Art of War
I am feeling extremely euphoric now. It has been more than a year since I had the sudden dreadful realisation that so many things about my department is wrong especially in the area of management. But as I looked back at my journey, I realised that God placed me in such a place for a time like this.
My HOD roped me in to jumpstart some long term planning for the department direction. Then while I was having a work chat with my director, I had a eureka moment and I knew what needed to be done to solve our department’s problems. I proposed the idea to my HOD who was supportive but the supervisors under him, that is, my direct bosses were not.
So my HOD laid to rest my idea until such a time when our CEO was convinced we were clueless about our direction and demanded we do something concrete about it. Then my HOD decided to resurrect my idea and the whole of last week was a mad rush to prepare the presentation, clear it with the bosses and today was the D-day.
Contrary to my expectation, there was a vigorous discussion about our direction and more importantly our role in the organisation. Apparently our confusion stemmed from our core management’s lack of appreciation and thought given to our role. We were vindicated somehow and got the headcount we requested.
But what was most interesting was observing the various power plays at work with those at the top management. Maybe I second guessed some of their intentions but nonetheless, it was brilliant brilliant work of art. I don’t think I will ever be able to think so strategically but it is still a skill to be able to appreciate it.
To help you understand the scheme of things, this is the reporting line in my organisation.
Officer (me) > Supervisor > HOD > Director > Top boss > CEO
1. Know – my top boss probably knew I had it in me to drive a positive change. He planted ideas in me again and again and somehow when the time was right, I started planting ideas in my HOD’s mind which eventually came to fruition. They probably knew that an idea has to come from bottom up to get buy in than from top down.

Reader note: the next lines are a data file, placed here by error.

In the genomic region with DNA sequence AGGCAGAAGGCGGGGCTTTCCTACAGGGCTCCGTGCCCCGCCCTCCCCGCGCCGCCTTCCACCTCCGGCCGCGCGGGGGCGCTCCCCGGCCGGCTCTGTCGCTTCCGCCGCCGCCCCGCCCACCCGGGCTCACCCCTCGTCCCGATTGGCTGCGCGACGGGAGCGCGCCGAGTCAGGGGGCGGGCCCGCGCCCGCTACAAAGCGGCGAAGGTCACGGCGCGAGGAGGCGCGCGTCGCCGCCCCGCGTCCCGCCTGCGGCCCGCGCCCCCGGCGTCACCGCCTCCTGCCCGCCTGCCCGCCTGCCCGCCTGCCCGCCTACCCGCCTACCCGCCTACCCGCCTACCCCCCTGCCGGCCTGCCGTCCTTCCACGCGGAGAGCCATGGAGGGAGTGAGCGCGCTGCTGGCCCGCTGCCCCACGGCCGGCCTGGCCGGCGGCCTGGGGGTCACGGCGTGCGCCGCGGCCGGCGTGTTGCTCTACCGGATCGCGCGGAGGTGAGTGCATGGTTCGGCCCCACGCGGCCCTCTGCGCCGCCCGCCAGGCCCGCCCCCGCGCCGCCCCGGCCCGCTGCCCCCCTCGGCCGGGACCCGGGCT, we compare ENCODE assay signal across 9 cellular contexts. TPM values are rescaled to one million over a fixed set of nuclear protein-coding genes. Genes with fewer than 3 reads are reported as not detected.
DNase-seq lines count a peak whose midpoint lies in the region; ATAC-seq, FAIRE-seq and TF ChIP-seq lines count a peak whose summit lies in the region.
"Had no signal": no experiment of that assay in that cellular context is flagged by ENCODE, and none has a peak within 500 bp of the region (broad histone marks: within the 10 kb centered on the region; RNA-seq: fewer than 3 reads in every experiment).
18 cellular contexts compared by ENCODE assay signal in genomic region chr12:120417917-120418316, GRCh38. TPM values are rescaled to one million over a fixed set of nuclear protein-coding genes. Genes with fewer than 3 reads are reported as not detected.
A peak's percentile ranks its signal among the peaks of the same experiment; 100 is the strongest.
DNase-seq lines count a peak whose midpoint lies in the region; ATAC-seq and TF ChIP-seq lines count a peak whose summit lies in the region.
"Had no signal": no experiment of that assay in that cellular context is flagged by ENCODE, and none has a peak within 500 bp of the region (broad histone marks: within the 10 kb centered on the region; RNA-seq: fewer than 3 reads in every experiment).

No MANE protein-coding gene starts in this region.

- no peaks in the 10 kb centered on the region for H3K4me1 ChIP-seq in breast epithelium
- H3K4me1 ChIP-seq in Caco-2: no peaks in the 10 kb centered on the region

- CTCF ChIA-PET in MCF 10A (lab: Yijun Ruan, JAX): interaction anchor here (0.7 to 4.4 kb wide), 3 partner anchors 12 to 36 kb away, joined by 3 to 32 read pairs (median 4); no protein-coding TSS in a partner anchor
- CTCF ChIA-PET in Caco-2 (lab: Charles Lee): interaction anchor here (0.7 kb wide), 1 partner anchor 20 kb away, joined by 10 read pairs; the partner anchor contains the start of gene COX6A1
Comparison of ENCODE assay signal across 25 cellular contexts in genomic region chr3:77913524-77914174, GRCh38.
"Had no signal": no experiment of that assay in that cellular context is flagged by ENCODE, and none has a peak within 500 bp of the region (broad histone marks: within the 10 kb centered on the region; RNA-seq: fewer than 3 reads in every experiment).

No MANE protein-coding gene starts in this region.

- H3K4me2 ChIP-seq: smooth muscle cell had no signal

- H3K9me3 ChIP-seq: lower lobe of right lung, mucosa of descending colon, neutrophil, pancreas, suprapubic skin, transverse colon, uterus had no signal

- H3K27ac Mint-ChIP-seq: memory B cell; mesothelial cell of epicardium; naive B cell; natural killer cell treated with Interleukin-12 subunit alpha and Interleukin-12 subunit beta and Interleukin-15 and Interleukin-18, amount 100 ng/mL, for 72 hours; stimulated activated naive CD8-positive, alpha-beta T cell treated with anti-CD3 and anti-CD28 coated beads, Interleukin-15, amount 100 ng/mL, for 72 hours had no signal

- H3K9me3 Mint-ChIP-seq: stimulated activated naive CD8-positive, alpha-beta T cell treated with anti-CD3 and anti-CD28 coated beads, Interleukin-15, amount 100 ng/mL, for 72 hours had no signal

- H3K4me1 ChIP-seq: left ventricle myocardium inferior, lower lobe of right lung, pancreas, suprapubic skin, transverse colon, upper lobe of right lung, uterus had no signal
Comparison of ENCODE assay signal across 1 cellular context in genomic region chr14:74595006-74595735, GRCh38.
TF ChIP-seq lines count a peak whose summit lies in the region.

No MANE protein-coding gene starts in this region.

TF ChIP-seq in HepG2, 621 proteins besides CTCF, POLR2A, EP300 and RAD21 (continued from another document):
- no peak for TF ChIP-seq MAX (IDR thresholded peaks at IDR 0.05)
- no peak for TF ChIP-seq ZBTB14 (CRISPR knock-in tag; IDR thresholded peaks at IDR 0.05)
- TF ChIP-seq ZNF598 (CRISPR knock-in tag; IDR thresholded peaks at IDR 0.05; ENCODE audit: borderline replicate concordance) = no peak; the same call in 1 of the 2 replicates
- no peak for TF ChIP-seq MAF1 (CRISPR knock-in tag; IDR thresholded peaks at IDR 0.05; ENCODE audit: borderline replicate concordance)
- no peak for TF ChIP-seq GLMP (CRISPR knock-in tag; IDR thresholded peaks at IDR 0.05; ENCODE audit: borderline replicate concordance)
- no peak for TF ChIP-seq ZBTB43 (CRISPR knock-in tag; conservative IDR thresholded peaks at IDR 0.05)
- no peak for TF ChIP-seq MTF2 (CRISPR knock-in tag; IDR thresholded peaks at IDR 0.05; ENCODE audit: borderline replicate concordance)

2. Stimulate – my top boss has a director who is very dynamic and loud. He told me to approach him to gather data for my presentation and so I did. Somehow this action soothed his ego so much he gave me many pointers in my presentation to fight for our headcount. And when I did use them in the presentation, this director took ownership so much that he ended up fighting for us even though he wasn’t my director. I was really touched by this action.
3. Teach – when my top boss told me to gather information to put together the history of my department, I had no idea how it would help us in the presentation but I obeyed anyway. But the process of finding out and understanding how our past is different from the present gave me strong perspective of why we needed extra headcount. My top boss didn’t tell me the lesson, he got me to find out myself and it was a valuable learning journey.
4. Threaten – during my presentation there was another director who was pretty condescending about our contribution to the organisation and he raised several valid points. So my CEO very matter-of-factly suggested that since they didn’t appreciate our work, perhaps we could work on a model of offering our services only to those who needed it. The same director came back quickly to say that since we provided a supporting role, it wouldn’t be right to offer it selectively. In other words, he admitted unwittingly that he couldn’t do without our contribution. Brilliant!
5. Vindicate – All this extra brain work we had to put in was due to one other top boss who was making life difficult for us. He pushed us to our limit and demanded unreasonable commitments from us. I give credit to my HOD for finally figuring out where the loophole was in that top boss argument. So in our presentation we pointed out the flaw in our original organisation structure which resulted in our lack of clear direction. And then he finally admitted that he had not been fair to us. It was a breath of fresh air. Finally vindicated. This top boss could have spoken to us separately in private but having now insisted that we present before the top management, he found himself on the apologetic end. I suppose all goes around comes around.
So there’s rogue’s art of war for you.